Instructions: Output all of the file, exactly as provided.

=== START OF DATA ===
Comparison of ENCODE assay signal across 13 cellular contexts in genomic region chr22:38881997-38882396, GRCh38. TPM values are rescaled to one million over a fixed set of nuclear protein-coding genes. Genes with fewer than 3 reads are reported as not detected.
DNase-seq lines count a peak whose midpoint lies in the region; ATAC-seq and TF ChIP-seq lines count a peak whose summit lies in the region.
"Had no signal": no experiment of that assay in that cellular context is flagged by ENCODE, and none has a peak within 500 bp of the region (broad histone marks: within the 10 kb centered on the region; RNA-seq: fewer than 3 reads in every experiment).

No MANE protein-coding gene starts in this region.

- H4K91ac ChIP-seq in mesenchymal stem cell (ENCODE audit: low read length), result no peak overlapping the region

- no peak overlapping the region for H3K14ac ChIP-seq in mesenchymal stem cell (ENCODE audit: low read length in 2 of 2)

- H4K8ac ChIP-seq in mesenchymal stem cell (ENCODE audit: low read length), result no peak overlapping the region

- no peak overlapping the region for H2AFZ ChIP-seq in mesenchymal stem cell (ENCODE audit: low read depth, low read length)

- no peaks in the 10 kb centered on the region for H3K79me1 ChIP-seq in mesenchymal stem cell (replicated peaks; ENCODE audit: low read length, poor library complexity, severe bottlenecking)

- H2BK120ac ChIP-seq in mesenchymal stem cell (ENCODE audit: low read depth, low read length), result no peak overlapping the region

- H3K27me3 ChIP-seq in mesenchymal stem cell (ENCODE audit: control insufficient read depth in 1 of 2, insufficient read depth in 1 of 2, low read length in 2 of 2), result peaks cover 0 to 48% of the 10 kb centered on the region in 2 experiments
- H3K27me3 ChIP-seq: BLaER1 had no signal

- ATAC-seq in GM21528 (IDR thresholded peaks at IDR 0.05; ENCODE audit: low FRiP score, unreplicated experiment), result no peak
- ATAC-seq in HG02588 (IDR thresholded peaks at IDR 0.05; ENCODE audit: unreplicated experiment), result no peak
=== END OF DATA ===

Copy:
Comparison of ENCODE assay signal across 13 cellular contexts in genomic region chr22:38881997-38882396, GRCh38. TPM values are rescaled to one million over a fixed set of nuclear protein-coding genes. Genes with fewer than 3 reads are reported as not detected.
DNase-seq lines count a peak whose midpoint lies in the region; ATAC-seq and TF ChIP-seq lines count a peak whose summit lies in the region.
"Had no signal": no experiment of that assay in that cellular context is flagged by ENCODE, and none has a peak within 500 bp of the region (broad histone marks: within the 10 kb centered on the region; RNA-seq: fewer than 3 reads in every experiment).

No MANE protein-coding gene starts in this region.

- H4K91ac ChIP-seq in mesenchymal stem cell (ENCODE audit: low read length), result no peak overlapping the region

- no peak overlapping the region for H3K14ac ChIP-seq in mesenchymal stem cell (ENCODE audit: low read length in 2 of 2)

- H4K8ac ChIP-seq in mesenchymal stem cell (ENCODE audit: low read length), result no peak overlapping the region

- no peak overlapping the region for H2AFZ ChIP-seq in mesenchymal stem cell (ENCODE audit: low read depth, low read length)

- no peaks in the 10 kb centered on the region for H3K79me1 ChIP-seq in mesenchymal stem cell (replicated peaks; ENCODE audit: low read length, poor library complexity, severe bottlenecking)

- H2BK120ac ChIP-seq in mesenchymal stem cell (ENCODE audit: low read depth, low read length), result no peak overlapping the region

- H3K27me3 ChIP-seq in mesenchymal stem cell (ENCODE audit: control insufficient read depth in 1 of 2, insufficient read depth in 1 of 2, low read length in 2 of 2), result peaks cover 0 to 48% of the 10 kb centered on the region in 2 experiments
- H3K27me3 ChIP-seq: BLaER1 had no signal

- ATAC-seq in GM21528 (IDR thresholded peaks at IDR 0.05; ENCODE audit: low FRiP score, unreplicated experiment), result no peak
- ATAC-seq in HG02588 (IDR thresholded peaks at IDR 0.05; ENCODE audit: unreplicated experiment), result no peak